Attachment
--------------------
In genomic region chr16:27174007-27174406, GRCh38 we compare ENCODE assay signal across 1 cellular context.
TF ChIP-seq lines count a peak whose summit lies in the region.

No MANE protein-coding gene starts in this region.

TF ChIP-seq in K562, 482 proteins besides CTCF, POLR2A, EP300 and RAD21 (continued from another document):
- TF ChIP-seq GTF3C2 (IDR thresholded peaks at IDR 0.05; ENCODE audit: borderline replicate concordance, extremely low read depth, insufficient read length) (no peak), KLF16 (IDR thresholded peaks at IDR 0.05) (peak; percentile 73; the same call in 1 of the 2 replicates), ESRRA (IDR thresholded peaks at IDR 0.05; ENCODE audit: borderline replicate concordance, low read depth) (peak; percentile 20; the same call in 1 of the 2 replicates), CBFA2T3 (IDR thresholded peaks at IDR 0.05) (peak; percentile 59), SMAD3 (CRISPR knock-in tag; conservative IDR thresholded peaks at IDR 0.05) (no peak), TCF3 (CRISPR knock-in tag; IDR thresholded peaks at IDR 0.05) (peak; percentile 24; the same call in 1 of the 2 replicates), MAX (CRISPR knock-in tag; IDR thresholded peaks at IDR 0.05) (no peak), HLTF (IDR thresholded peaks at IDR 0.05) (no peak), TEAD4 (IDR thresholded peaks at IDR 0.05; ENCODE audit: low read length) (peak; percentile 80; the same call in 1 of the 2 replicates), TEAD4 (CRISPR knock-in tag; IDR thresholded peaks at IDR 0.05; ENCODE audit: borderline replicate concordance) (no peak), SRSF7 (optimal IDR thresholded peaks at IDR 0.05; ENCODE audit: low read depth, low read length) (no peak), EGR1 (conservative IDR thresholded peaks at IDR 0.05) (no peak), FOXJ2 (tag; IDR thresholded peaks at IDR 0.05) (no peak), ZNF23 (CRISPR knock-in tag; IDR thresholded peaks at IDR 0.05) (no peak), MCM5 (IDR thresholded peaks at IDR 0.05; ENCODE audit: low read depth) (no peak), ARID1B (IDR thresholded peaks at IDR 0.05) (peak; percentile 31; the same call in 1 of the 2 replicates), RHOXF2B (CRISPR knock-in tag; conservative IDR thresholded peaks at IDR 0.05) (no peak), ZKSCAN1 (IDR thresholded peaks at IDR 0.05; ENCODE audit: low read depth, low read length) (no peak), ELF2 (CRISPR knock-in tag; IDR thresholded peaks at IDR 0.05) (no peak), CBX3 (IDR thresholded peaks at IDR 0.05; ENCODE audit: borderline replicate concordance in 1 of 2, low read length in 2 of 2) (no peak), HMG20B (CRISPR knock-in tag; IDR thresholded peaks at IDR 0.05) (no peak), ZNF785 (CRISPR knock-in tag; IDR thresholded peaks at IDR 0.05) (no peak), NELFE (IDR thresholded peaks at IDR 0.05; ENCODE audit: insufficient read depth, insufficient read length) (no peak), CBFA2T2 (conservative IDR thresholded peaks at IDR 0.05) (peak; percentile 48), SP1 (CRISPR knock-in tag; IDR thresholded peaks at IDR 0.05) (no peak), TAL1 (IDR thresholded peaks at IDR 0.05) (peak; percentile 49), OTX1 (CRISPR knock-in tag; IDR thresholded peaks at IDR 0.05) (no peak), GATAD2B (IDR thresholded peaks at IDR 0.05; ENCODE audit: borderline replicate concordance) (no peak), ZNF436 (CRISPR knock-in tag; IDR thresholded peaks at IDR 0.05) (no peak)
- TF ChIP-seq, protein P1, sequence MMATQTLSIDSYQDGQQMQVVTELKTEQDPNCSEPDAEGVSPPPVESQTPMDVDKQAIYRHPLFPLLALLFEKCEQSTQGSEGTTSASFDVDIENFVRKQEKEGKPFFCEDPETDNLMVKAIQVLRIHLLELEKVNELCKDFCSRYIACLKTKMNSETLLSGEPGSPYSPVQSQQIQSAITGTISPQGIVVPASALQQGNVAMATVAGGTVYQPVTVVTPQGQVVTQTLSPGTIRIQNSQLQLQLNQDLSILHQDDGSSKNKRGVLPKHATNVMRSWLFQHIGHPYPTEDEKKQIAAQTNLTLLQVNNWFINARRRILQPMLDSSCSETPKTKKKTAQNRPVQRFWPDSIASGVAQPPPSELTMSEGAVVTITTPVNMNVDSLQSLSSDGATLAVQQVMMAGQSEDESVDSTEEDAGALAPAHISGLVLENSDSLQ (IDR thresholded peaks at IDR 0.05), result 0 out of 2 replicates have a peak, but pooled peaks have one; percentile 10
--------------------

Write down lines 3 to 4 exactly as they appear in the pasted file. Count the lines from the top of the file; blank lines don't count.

No MANE protein-coding gene starts in this region.

TF ChIP-seq in K562, 482 proteins besides CTCF, POLR2A, EP300 and RAD21 (continued from another document):